21 May

Regards, Ditko by Jaison Chahwala.

Well, what an unexpectedly lovely book.

It reads a little like one of those documentaries where the director fails to get an interview with a famous person and instead makes the journey the subject of the story. (Not entirely unlike Jonathan Ross’s In Search of Steve Ditko, in fact.) The plot is simple and quietly tragic. As a young teenager Jaison Chahwala becomes obsessed with Spider-Man, and with Ditko in particular. As an adult, he writes letters to Steve Ditko, and Ditko sends him a series of elliptical, frustrating replies. As a general rule Ditko didn’t engage with comic fandom, but he evidently regarded Chahwala as worth talking to. Chahwala, at any rate, comes to regard Ditko as a kind of indirect friend. He travels to New York in August 2018, but Ditko dies in June at the age of 90. He probably missed meeting his famous pen-pal by only one month.

The book doesn’t, truthfully, shed a great deal of new light on the Ditko enigma. It quotes from and reproduces some of the letters. I assume there are copyright barriers to reproducing the whole correspondence. Ditko is very reluctant to talk directly about comic books, but the letters Chahwala quotes are full of ultra-conservative pedantry. When asked how he feels about the state of modern comics Ditko goes off on one about how he doesn’t feel but only thinks, that only rationality is valid, two plus two equals four and A equals A. Anyone familiar with the collected editorials of Dave Sim will recognize the tune only too well. Ditko believes very strongly that black is black and white is white and there is nothing in between. He concedes that grey things exist but only in so far as they are a mixture of black things and white things. Heroes should exemplify only the white. Comics are an essentially low-brow form of entertainment and fans ought to progress to better forms of literature. He denies that his books contain a message, and is very angry at the idea that a fan or a critic can presume to judge a work. He is still sore about the Comics Code Authority, and refuses to discuss Spider-Man at all.

But the book paints a lovely picture of American comic book fandom in the 1990s, and in the first decades of the new millennium. Chahwala’s encounter with comic books is quite different from mine. Where I bought black and white reprints for 5p in English newsagents and read them until they fell apart, Chahwalla experiences them from the beginning as valuable, esoteric commodities to be slipped into plastic bags and backed with cards. His local comic store is a slightly exclusive, rather seedy establishment where kids are not quite welcome. He has to bribe an older cooler kid with stolen beer to show him where it is. He is so excited by the cover of Amazing Spider-Man 33 that he tries to buy it, not realising that it is a valuable collectors item. (That comic was a decade old when I read it, and thirty years old when he read it, but it still retains its gut-level impact.) I do love the fact that regardless of your age, the years around your twelfth birthday were always a simpler and more innocent time.

Truth to tell I was a little uncomfortable with the commoditisation of comic books — and comic book creators — that Chahwalla describes. He feels a genuine personal connection to Steve Ditko, but the first thing he does with the letter is to back and bag it. I knew that modern conventions charged punters extra money if they want the guests to sign autographs for them; I didn’t realize that there were onsite witnesses who authenticated your autographed product, bagged it and dated it and posted it back to you. It is clear that nonagenarian Stan Lee was being exploited by his handlers; selling his signature to collectors who regarded it primarily as a financial investment; but Stan sure did love meeting his fans. Chahwalla manages to tell Lee that he is corresponding with Ditko (fans are not really allowed to speak to him during autograph sessions) and wonders if he might somehow have been a bridge or go-between for the two estranged creatives. This seems a little optimistic. I recall that, very near the end of his life, a comics journalist told Jack Kirby that everyone in the world wanted to see him shake hands with Stan Lee. “I shook hands with Stan just last week” said Kirby “It doesn’t make any difference”. Chahwalla spends pretty much an entire chapter telling how he plans for the convention, how he decides what T-shirt to wear, how he plans out what to say and what it feels like to wait in the queue. It’s not conventional journalism or scholarship, but as the story of a personal journey it works very well: by the end I felt almost as nervous and excited as he did!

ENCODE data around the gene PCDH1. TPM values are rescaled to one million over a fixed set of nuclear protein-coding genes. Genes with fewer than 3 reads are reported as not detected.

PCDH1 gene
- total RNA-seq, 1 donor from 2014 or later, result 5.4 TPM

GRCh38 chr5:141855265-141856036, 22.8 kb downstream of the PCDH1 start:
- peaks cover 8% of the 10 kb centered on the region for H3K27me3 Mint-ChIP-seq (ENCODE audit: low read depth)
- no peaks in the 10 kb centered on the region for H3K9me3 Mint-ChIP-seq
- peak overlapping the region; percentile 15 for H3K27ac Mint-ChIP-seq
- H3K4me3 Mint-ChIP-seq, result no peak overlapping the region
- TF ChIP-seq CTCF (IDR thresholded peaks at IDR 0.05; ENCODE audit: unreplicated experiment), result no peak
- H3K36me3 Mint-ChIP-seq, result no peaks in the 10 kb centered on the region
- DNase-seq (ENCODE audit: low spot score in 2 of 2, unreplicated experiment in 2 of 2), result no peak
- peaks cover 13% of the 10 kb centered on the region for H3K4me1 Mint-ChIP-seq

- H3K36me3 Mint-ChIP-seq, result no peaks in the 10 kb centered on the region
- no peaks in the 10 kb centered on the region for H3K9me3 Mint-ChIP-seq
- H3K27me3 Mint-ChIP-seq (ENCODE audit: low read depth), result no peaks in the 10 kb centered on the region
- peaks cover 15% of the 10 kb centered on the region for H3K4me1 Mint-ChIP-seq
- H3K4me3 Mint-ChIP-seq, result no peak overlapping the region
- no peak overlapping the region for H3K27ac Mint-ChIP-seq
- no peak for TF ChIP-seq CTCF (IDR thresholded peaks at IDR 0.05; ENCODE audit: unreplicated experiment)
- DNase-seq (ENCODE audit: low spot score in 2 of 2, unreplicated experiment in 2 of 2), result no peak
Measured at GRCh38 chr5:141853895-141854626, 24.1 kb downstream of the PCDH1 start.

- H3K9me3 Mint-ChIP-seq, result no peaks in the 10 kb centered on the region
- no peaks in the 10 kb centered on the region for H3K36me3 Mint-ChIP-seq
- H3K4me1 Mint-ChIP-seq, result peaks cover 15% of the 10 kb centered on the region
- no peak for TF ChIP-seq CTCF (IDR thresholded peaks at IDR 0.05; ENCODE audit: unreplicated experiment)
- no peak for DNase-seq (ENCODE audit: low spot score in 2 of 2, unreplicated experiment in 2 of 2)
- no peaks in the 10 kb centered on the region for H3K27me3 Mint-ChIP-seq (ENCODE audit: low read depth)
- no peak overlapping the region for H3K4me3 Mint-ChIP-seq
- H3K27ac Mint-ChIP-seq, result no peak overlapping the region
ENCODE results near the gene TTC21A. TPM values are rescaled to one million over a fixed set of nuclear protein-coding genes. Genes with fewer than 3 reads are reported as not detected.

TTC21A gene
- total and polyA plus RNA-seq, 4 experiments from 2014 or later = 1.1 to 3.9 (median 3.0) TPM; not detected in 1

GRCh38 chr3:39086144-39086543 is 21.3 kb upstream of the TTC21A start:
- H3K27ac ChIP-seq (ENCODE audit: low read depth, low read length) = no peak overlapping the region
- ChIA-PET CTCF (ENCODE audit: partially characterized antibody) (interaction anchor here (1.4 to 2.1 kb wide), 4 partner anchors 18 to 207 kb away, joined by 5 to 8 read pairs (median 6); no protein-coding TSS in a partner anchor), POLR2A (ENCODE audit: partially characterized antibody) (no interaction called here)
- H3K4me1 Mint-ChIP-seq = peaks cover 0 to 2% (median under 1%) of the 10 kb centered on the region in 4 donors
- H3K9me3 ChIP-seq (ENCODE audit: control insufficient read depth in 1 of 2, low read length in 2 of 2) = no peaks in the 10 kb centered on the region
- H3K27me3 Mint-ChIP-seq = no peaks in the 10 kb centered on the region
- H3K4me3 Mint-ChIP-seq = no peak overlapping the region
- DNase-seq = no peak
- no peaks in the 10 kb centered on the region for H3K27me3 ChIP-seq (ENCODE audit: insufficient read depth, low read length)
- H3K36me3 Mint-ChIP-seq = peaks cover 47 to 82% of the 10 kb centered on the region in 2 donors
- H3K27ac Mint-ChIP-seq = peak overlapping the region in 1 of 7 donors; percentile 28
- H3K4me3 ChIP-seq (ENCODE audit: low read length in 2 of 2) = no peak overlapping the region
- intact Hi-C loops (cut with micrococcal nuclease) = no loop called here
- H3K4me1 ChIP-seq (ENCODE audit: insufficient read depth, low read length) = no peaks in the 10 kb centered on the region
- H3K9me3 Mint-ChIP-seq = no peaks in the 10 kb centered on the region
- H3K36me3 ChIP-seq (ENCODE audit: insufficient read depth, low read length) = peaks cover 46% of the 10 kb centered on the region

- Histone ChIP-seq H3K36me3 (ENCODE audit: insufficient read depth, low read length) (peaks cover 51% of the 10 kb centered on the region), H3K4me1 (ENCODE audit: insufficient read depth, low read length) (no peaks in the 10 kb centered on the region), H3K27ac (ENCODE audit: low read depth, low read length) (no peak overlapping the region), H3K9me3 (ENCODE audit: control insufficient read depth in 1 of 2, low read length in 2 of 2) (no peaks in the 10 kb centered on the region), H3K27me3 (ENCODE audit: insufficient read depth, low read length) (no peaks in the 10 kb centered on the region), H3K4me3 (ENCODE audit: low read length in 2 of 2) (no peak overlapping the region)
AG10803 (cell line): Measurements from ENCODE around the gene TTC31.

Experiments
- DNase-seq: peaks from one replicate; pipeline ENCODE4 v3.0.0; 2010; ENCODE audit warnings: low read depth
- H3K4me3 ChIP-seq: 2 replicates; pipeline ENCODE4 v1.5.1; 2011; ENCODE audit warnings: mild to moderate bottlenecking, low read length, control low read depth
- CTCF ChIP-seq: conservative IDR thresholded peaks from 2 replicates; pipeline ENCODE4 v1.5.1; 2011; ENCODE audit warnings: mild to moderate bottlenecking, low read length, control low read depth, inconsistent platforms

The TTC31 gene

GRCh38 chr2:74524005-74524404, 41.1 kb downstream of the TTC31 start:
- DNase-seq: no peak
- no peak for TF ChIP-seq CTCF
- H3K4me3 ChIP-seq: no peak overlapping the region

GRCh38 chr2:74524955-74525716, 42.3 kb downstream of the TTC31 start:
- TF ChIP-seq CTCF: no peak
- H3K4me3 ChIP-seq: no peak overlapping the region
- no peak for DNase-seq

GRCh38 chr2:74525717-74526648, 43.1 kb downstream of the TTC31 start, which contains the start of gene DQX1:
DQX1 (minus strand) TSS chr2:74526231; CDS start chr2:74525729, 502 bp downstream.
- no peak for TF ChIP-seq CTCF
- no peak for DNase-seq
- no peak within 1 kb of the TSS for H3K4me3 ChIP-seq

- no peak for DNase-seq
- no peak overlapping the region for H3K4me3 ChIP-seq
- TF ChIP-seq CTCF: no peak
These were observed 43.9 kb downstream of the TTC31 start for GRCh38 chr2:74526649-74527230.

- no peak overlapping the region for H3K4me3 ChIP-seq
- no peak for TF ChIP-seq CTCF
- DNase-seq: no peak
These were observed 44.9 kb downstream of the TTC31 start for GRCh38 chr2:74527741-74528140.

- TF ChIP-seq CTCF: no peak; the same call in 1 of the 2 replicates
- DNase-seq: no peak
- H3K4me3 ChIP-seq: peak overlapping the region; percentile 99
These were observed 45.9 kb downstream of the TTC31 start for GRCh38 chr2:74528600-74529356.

Of course, Chahwalla doesn’t ask the questions I would have asked. Why did a Randian objectivist create a character that was so much about moral responsibility? Was the man-in-the-club always going to be the Green Goblin? Where would the story have gone if Stan Lee hadn’t insisted on adding a fantasy element to it after the first few issues? Was the Final Chapter supposed to be the final chapter? But Ditko wouldn’t have answered my questions either. John Romita and Steve’s nephew Mark won’t talk to Chahwalla, but he does have a chat with the doorman at Ditko’s office building. All dead ends and frustrations are meticulously described. I didn’t come out of this book feeling that I knew much more about Steve Ditko, but I did feel I had a pleasant time getting to know one of his more committed fans.

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